The Department of Civil, Construction, and Environmental Engineering Alumni Hall of Fame was established to inspire our current students and our alumni, and to celebrate the accomplishments of those extraordinary graduates who have used their education to excel in a profession, career or service.
The five inductees of the 2022 CCEE Hall of Fame represent an inspiring, interesting and influential group of alumni. Membership in the Hall of Fame is limited to about 1% of CCEE alumni.
This year’s Hall of Fame Induction ceremony was held on Nov. 4, 2022.
Deborah Bell Young (Global Capital Health, Safety, & Environmental Engineering Director, Honeywell International, Inc., retired), was inducted into the CCEE Hall of Fame in 2021. While speaking at the ceremony, she pointed out that, while the inductees all had very different paths to success, they have all had a major impact on the engineering industry and the CCEE community.
“Through our careers, we have touched many lives by teaching, mentoring, leading and being a part of this community and servicing and doing philanthropic work for NC State,” she said. “Thank you for being an exemplary alumni for CCEE.”
CCEE Ph.D. candidate Jessi Thangjitham, who is advised by Dr. Mervyn Kowalsky, also spoke at the event, saying it is obvious that “this group has made a major impact on our engineering community.
“Leadership, service and excellence was a universal theme amongst all the graduates. Congratulations on the well-deserved honor,” she said. “I think I can say on behalf of the NC State students that you inspire us to exhibit traits of leadership, service and excellence while we pursue our own great accomplishments.”
CCEE Head Dr. Jackie MacDonald Gibson said that the purpose of the Hall of Fame is to “inspire our current students and alumni and to celebrate the extraordinary accomplishments of our graduates from this program who are seeking to be the best that they can be.
“Congratulations to all the new inductees, and thank you for being an inspiration to all of us.”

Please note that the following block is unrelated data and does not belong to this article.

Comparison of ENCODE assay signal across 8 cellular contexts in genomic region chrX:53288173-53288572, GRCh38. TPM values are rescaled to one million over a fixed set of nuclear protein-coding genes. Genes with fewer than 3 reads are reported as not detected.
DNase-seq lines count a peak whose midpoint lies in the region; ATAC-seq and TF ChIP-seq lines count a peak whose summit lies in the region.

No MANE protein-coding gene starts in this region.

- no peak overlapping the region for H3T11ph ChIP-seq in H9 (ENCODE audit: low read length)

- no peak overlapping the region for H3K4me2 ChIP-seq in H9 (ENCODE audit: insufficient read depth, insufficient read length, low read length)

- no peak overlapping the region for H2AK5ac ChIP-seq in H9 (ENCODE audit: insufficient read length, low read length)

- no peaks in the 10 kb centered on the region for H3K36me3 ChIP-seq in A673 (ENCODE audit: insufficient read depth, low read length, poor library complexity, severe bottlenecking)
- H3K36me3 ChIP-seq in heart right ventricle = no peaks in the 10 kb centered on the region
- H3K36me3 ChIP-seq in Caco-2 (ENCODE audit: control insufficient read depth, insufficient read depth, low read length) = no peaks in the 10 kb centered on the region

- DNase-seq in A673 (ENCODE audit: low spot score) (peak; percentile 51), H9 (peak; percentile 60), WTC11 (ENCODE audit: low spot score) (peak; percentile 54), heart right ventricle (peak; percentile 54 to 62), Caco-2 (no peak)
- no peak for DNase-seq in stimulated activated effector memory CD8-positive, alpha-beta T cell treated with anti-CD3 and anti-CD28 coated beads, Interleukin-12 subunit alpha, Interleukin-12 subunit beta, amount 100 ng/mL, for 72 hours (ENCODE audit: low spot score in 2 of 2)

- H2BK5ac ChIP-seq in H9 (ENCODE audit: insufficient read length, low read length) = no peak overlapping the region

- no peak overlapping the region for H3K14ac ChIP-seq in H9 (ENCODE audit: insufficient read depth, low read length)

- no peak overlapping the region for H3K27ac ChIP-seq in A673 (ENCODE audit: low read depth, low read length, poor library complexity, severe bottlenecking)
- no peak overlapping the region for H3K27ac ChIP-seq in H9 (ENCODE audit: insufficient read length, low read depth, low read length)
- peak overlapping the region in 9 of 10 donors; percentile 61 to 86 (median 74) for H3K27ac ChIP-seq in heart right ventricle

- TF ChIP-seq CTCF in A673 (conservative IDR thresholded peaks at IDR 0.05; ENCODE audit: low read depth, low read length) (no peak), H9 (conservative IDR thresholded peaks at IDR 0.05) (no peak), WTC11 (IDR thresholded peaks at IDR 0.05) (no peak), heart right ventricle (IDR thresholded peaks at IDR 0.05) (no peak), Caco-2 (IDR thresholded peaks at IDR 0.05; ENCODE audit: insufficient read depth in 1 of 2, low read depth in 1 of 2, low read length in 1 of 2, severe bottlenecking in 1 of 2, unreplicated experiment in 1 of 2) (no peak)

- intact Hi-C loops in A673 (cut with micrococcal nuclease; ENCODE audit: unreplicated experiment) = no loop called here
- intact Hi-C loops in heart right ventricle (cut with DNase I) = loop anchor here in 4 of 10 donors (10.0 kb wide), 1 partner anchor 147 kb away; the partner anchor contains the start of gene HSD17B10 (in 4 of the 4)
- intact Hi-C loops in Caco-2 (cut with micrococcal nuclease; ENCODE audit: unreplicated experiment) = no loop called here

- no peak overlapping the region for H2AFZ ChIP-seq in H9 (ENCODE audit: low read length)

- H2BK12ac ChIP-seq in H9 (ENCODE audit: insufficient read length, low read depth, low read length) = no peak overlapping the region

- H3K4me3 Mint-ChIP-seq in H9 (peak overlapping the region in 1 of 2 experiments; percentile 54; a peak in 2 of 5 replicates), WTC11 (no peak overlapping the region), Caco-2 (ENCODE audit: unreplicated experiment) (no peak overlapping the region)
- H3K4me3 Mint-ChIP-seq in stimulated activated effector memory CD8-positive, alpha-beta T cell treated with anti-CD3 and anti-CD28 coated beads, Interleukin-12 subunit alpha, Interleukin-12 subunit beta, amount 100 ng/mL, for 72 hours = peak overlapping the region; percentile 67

Read more about each of the 2022 inductees:
Dan Pleasant, PE, earned his BSCE in 1972 and MCE in 1973. He has worked at Dewberry for more than 40 years, beginning as manager of a startup office in Danville, Virginia, and ultimately serving as Dewberry’s chief operating officer for 12 years. Though he now is working a limited schedule, he continues to guide critical initiatives for Dewberry, including championing its corporate acquisition program. Pleasant has also managed the acquisition of seven companies for Dewberry, including the 2021 acquisitions of two engineering firms in the Southeast and the 2019 acquisition of an engineering firm based in California. Pleasant also continues to be very active with Dewberry’s clients, serving as an executive client manager for several strategic clients. He has also held the roles of president of Dewberry Engineers Inc., a division of more than 1,800 employees, and president of Dewberry’s Southeast division. Under his leadership, he has successfully directed numerous complex planning and design assignments requiring the coordinated effort of professionals with a range of disciplinary expertise. Such assignments include serving in executive management roles for public and private sector clients for multimillion-dollar capital programs.
Pleasant has been active in numerous local, regional and state organizations, including serving as a board member and chair of the Virginia Economic Development Partnership, as a member of the CCEE advisory board, as a director for the publicly traded American National Bank and Trust Company, and on the board of the Virginia Chamber of Commerce.